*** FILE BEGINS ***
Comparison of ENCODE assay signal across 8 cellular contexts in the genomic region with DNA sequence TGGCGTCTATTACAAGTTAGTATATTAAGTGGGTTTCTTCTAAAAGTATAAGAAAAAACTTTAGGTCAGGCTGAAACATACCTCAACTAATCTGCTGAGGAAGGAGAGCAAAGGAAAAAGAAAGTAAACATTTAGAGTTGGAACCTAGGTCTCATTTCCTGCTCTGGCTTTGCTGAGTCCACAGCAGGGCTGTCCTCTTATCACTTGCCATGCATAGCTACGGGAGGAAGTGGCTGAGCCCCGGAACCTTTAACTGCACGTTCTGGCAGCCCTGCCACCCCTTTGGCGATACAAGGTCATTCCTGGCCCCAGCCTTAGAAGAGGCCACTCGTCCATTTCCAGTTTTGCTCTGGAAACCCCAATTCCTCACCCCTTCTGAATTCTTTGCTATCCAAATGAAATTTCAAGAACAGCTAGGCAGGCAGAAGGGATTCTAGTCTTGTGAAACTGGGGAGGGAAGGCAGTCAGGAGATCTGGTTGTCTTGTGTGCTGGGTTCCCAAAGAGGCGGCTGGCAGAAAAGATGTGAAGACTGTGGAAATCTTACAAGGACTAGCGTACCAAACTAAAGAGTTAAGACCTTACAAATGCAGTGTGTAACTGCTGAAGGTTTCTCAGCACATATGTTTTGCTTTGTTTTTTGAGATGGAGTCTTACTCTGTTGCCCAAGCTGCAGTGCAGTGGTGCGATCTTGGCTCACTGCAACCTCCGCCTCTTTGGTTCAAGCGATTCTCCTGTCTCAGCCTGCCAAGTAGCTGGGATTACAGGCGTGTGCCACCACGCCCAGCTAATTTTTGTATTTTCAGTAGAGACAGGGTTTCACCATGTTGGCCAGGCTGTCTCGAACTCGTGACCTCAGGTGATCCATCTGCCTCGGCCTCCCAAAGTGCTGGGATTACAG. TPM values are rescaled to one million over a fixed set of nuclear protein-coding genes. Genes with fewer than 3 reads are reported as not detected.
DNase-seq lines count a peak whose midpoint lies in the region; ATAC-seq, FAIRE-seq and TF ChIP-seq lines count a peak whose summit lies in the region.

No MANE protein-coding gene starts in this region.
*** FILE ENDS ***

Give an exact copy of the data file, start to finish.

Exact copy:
Comparison of ENCODE assay signal across 8 cellular contexts in the genomic region with DNA sequence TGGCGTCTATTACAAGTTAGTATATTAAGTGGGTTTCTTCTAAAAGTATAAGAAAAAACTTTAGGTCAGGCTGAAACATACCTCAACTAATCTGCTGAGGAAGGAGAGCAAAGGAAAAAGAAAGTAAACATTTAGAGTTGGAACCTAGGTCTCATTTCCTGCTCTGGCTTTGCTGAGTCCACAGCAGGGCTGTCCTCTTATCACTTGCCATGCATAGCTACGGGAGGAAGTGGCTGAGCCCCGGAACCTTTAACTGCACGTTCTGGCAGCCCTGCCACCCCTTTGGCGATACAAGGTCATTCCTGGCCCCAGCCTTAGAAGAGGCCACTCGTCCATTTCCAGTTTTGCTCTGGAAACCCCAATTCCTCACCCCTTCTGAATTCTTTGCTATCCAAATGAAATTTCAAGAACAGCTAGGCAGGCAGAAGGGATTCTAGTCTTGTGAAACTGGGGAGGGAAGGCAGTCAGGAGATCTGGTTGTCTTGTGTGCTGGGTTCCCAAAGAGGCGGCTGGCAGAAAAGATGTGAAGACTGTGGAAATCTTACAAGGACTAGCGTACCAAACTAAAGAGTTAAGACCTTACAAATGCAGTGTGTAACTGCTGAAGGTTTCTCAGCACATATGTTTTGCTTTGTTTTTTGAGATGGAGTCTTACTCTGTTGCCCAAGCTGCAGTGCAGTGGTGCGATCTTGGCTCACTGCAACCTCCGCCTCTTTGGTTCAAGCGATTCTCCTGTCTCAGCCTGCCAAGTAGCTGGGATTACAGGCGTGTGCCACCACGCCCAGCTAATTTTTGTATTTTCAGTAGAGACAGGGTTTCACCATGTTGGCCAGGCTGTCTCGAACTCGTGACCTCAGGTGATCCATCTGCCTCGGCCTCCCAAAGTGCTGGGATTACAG. TPM values are rescaled to one million over a fixed set of nuclear protein-coding genes. Genes with fewer than 3 reads are reported as not detected.
DNase-seq lines count a peak whose midpoint lies in the region; ATAC-seq, FAIRE-seq and TF ChIP-seq lines count a peak whose summit lies in the region.

No MANE protein-coding gene starts in this region.